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Start-ups

C&EN’s 2015–2017 Start-Ups to Watch: Where are they now?

Many of the young, chemistry-based companies C&EN is tracking made headlines in the past year

by Melody M. Bomgardner
November 5, 2018 | APPEARED IN VOLUME 96, ISSUE 44

 

Attracted corporate partners

AgriMetis (class of 2016) will collaborate with Monsanto on insecticides made from the start-up’s semisynthetic compounds. AgriMetis alters spinosad compounds, made via fermentation, to improve potency and selectivity to specific insects.

10 Start-Ups to Watch 2018

Citrine Informatics (class of 2017) linked up with BASF to use artificial intelligence to develop environmental catalyst technologies. The firms will work on catalysts that can capture greenhouse gases, including CO2.

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Credit: BASF
A close-up cross section of a catalyst developed by Citrine Informatics and BASF that traps greenhouse gases.

DiCE Molecules (class of 2016) inked a multiyear research collaboration with Genentech to discover small-molecule drug candidates. The partnership will use DiCE’s platform for directed chemical evolution to optimize small molecules for targets such as protein-protein interfaces.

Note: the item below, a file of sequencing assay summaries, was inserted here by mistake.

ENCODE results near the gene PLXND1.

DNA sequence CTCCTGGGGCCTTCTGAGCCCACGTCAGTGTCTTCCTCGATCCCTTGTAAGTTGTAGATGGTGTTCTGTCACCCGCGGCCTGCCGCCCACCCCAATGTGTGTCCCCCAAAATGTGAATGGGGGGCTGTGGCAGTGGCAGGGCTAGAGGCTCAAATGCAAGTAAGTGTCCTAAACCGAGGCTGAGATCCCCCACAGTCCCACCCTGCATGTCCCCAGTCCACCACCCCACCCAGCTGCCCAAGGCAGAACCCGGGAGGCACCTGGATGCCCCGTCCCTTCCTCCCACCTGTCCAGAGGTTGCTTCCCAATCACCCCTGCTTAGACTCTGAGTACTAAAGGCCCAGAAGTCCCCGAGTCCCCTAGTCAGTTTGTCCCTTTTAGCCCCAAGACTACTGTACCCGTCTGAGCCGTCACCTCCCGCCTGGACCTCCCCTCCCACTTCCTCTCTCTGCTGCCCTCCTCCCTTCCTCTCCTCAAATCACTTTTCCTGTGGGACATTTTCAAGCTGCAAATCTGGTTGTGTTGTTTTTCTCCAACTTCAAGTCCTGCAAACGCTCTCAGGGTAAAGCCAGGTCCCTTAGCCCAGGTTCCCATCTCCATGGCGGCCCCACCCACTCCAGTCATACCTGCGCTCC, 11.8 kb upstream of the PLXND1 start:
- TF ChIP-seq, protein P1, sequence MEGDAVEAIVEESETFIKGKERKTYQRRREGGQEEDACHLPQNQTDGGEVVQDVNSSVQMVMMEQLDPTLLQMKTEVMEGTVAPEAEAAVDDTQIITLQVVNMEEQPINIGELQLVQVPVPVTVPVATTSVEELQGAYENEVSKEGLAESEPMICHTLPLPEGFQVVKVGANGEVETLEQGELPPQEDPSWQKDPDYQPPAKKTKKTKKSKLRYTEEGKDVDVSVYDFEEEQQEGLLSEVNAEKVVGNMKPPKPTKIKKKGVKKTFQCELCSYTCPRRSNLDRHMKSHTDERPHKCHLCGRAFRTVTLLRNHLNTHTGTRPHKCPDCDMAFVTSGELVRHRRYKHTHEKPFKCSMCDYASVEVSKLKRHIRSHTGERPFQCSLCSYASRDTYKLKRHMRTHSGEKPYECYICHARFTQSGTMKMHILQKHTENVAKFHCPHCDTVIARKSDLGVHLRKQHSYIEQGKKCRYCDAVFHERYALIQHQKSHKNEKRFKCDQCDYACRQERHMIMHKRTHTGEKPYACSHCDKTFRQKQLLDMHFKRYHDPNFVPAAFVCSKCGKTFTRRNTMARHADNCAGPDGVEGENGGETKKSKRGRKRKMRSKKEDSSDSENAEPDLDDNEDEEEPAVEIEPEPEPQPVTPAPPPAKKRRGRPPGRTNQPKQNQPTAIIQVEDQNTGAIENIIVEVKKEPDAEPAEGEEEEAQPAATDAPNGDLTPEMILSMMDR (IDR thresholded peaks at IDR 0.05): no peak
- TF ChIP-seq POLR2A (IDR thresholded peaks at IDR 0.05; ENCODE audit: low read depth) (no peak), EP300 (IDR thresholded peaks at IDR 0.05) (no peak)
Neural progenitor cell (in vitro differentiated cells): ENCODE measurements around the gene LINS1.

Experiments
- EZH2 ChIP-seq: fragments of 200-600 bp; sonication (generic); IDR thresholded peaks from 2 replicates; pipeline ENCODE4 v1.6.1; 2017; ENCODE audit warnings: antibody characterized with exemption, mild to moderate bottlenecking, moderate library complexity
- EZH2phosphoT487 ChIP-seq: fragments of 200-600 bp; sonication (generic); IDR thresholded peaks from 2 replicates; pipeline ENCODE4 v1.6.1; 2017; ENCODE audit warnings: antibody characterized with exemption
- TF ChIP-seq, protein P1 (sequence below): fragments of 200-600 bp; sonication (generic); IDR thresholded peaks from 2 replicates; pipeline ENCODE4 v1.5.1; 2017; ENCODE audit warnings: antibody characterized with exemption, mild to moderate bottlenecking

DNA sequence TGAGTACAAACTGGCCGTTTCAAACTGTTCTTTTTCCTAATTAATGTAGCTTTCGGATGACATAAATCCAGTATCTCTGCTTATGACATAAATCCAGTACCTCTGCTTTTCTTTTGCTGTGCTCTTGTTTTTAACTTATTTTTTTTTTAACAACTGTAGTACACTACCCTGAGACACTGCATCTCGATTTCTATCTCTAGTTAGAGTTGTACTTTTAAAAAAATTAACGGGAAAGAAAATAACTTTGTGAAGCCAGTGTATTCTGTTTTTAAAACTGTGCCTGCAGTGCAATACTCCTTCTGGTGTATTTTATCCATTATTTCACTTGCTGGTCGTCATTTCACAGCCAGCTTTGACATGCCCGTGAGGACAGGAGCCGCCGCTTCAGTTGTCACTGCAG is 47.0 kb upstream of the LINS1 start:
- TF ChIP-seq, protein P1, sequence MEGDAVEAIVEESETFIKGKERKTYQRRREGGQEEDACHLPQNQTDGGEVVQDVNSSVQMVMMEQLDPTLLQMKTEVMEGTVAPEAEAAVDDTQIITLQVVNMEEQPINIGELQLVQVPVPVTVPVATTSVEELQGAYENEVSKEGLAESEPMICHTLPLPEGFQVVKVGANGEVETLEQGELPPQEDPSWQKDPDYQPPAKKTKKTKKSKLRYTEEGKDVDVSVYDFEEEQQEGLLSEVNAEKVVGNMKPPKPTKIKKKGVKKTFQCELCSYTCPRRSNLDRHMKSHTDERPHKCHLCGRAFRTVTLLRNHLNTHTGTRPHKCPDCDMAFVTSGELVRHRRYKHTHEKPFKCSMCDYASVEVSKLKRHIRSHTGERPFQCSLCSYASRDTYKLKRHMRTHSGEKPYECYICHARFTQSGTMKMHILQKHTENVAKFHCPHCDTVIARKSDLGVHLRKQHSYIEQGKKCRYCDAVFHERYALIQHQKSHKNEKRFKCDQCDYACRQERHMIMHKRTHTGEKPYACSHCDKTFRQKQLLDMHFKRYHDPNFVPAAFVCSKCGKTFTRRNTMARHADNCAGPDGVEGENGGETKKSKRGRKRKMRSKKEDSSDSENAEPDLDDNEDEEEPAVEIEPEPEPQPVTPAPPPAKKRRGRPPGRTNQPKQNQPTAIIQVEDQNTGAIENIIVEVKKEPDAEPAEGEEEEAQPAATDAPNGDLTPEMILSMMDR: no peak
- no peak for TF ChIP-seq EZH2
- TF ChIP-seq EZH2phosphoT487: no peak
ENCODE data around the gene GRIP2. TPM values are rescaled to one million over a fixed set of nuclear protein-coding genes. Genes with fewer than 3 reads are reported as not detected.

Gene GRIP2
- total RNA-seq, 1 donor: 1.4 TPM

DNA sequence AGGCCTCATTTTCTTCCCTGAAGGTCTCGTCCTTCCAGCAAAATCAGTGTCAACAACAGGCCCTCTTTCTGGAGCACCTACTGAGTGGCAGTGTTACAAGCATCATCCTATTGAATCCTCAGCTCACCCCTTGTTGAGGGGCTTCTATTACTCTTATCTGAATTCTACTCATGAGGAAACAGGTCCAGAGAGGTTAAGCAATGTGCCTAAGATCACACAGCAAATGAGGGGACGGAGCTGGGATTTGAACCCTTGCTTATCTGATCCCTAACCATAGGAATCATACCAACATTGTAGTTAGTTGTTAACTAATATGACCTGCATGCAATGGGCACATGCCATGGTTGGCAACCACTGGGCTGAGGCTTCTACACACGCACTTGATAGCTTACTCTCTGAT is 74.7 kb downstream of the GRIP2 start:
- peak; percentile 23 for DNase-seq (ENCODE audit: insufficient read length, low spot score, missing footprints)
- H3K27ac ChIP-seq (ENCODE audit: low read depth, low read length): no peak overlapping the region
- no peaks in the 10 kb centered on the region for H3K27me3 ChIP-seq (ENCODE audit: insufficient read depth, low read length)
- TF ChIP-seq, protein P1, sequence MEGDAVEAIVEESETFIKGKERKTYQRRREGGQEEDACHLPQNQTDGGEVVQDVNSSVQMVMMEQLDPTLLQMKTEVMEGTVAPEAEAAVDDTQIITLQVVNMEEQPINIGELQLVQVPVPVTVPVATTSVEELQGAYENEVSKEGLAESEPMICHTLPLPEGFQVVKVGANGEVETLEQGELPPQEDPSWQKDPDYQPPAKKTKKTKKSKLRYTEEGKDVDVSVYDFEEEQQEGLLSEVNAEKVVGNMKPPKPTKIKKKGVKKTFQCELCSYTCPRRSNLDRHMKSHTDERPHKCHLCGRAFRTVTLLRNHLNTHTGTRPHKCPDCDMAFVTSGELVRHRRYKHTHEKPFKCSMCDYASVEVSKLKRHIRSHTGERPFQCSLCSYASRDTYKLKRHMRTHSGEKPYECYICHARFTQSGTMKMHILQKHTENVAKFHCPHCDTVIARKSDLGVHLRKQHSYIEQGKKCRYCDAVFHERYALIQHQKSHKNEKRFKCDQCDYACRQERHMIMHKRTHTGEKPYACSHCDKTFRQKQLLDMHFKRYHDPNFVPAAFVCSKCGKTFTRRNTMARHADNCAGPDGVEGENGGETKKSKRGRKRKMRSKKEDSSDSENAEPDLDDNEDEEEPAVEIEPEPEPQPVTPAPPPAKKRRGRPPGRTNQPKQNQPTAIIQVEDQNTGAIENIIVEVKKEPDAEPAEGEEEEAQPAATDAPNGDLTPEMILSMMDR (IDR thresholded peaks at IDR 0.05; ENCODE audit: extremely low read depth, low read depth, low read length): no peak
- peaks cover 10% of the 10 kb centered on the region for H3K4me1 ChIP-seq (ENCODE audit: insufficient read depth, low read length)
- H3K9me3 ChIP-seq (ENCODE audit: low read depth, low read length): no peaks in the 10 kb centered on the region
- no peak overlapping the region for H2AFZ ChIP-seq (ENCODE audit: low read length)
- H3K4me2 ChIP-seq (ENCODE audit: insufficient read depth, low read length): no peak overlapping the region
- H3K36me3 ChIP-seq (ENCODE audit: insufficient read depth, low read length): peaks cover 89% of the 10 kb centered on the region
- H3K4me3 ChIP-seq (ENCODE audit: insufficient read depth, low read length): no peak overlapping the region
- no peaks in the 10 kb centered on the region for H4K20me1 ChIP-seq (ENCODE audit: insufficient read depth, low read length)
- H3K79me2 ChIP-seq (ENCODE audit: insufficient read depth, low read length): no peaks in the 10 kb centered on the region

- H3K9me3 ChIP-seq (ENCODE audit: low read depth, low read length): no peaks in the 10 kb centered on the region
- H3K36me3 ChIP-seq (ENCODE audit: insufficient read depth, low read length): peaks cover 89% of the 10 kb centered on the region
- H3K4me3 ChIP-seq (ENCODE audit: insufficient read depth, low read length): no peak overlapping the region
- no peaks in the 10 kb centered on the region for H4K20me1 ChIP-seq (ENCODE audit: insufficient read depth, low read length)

Ecovia Renewables (class of 2017) joined with Seppic, a specialty chemical producer, to develop a suite of biobased and biodegradable polymers for the health and beauty markets. Seppic was also an investor in a $1 million funding round for the start-up.

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Credit: Ecovia Renewables
Ecovia Renewables' biobased superabsorbent polymers (right) expand to absorb water (left).

Lodo Therapeutics (class of 2016) teamed up with Genentech to mine bacterial genomes for novel natural products. The deal could be worth up to $969 million.

NuMat Technologies (class of 2016) will produce metal-organic frameworks (MOFs) for Versum Materials, a supplier of materials and gases for the semiconductor industry. MOFs can be used to selectively capture, store, or separate gases and liquids.

Silatronix (class of 2016) licensed its organosilicon materials to Hitachi Chemical for use in lithium-ion battery electrolytes. The start-up’s electrolytes can stop unwanted damage caused by chemical reactions in carbonate solvents used in the batteries.